To read this content please select one of the options below:

Health and Social Needs of People with Low Intelligence

Justine Schneider (School of Sociology & Social Policy, University of Nottingham, UK)
Jennifer Clegg (School of Community Health Sciences, University of Nottingham, UK)

Mental Health Review Journal

ISSN: 1361-9322

Article publication date: 22 July 2009



This paper explores the experiences of people with borderline and low intelligence when compared to the general population. The aim was to explore whether people with low intelligence, who are rarely considered apart from the general population, might have particular needs in relation to health or social care. The method was secondary analysis of the ONS survey of psychiatric morbidity, 2000. Variables associated with low intelligence were identified and entered into a logistic regression. We found that a person with low intelligence was significantly more likely to be a smoker, have problems with paperwork and be renting their home, and a significant subgroup was more likely to be friendless. The pursuit of social justice and social inclusion may require greater attention to be paid to the health and well‐being of people with below‐average intelligence.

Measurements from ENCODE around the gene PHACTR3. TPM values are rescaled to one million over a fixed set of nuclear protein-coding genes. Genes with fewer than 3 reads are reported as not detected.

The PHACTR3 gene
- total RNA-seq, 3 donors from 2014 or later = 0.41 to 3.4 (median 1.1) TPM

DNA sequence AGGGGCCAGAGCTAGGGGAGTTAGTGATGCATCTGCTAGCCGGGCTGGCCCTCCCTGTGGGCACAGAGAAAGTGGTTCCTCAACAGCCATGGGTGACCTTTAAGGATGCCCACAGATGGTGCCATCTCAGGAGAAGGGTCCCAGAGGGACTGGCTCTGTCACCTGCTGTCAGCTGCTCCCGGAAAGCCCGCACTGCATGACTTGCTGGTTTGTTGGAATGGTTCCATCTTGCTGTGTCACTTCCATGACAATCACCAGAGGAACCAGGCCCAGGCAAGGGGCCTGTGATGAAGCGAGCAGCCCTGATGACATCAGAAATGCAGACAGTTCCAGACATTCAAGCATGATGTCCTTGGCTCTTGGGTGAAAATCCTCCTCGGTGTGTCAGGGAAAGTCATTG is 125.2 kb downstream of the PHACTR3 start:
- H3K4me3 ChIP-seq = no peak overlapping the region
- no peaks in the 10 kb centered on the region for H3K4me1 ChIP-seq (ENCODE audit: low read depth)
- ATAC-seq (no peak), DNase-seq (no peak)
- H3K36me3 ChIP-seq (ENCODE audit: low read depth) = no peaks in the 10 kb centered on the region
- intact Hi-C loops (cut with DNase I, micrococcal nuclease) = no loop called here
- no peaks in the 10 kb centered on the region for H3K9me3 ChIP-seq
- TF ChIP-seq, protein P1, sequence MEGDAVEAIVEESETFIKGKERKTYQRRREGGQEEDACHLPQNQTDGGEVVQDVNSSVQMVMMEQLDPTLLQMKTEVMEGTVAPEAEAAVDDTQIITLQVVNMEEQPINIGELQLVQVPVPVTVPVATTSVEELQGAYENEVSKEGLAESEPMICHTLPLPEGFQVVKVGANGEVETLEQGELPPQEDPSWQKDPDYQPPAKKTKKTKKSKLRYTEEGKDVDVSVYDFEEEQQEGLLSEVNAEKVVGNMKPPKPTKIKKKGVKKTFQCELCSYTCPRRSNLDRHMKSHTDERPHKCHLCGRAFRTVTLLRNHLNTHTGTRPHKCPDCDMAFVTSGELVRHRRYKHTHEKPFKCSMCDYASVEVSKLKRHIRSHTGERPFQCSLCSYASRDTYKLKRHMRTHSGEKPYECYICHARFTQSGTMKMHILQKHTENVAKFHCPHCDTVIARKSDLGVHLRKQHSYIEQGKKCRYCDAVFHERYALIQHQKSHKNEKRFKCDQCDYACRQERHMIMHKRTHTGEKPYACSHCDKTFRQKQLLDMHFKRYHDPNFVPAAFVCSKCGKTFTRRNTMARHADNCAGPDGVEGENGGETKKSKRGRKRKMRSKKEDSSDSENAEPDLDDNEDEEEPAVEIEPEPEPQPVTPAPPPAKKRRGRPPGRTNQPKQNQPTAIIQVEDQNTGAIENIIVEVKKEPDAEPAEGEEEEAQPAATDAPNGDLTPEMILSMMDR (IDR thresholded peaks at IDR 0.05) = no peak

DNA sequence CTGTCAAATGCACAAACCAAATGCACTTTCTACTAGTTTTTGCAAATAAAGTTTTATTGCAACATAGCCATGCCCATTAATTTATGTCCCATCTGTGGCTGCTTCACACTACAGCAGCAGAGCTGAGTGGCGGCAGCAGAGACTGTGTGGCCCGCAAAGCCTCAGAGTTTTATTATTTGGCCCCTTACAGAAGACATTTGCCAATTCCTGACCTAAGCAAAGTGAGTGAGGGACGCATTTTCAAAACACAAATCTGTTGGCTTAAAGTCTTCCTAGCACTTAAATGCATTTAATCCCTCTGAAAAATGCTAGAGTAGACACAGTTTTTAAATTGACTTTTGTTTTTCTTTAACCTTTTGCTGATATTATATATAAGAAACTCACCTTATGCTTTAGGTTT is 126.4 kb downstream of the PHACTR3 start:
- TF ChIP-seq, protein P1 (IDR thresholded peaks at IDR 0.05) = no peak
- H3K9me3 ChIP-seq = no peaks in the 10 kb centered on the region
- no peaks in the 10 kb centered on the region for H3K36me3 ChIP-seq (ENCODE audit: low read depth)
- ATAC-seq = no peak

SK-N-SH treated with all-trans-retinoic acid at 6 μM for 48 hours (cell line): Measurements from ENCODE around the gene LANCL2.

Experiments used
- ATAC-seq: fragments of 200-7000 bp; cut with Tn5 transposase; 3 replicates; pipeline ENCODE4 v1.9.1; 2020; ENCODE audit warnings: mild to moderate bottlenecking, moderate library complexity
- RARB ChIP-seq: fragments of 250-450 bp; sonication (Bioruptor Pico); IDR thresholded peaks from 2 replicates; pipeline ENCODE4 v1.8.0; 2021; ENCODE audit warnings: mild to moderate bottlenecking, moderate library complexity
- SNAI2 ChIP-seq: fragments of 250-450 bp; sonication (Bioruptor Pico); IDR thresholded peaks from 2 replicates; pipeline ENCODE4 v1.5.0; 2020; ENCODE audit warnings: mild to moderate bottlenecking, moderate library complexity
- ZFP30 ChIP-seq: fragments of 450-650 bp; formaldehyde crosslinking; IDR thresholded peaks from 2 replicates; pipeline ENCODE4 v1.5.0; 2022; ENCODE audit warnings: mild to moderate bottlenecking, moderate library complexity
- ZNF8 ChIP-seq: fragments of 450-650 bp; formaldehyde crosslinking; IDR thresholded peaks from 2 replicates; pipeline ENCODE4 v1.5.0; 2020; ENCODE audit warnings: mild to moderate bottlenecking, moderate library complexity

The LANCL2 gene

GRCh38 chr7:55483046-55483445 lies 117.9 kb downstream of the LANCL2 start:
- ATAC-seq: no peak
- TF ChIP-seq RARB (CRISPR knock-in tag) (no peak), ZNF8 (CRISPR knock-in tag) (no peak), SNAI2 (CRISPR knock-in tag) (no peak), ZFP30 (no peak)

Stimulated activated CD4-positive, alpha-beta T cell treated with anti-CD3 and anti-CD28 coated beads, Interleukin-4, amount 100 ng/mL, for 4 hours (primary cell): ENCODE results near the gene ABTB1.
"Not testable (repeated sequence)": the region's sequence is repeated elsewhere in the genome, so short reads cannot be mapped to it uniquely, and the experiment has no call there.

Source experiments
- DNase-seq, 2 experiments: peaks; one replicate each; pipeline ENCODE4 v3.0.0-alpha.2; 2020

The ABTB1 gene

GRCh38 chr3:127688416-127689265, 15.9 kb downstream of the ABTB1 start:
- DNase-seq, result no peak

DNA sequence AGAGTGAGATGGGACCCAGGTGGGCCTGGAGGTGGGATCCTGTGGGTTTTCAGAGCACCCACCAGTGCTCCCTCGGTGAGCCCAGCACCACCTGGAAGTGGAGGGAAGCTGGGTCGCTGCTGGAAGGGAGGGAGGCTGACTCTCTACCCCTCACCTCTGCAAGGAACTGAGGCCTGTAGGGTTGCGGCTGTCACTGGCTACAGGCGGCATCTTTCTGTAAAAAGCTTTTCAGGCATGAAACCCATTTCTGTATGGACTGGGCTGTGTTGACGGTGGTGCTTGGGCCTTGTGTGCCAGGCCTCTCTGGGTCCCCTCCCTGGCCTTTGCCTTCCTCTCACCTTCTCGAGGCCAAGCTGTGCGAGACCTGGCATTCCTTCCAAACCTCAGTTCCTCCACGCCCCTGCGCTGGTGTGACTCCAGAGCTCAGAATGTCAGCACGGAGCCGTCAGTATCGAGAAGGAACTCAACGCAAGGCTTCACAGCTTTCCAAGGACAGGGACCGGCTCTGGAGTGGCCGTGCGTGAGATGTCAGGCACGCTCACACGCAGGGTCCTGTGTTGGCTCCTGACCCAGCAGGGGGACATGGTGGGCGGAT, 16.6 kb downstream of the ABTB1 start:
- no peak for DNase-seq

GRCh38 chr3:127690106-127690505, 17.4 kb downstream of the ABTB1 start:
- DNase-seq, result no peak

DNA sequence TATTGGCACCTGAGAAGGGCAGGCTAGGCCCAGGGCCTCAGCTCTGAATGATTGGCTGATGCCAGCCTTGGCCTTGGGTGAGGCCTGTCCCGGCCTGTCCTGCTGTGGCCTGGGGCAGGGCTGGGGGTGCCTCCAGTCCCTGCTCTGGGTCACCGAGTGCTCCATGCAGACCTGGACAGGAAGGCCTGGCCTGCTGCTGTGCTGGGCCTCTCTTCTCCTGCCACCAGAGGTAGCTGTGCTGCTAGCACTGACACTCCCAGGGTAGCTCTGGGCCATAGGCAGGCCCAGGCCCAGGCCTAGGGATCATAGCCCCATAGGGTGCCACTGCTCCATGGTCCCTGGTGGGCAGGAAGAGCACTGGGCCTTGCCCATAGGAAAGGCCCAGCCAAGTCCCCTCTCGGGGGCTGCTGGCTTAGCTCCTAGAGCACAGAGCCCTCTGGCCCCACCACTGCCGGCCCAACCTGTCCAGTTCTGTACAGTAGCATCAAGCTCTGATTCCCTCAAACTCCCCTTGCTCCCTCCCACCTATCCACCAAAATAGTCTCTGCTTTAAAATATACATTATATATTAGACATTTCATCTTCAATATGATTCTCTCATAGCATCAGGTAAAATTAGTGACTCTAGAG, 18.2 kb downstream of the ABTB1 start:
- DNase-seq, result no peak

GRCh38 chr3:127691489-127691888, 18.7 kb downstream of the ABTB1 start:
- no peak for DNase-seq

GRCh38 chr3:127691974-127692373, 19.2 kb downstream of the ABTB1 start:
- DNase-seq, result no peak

Schneider, J. and Clegg, J. (2009), "Health and Social Needs of People with Low Intelligence", Mental Health Review Journal, Vol. 14 No. 2, pp. 22-27.



Emerald Group Publishing Limited

Copyright © 2009, Emerald Group Publishing Limited

Related articles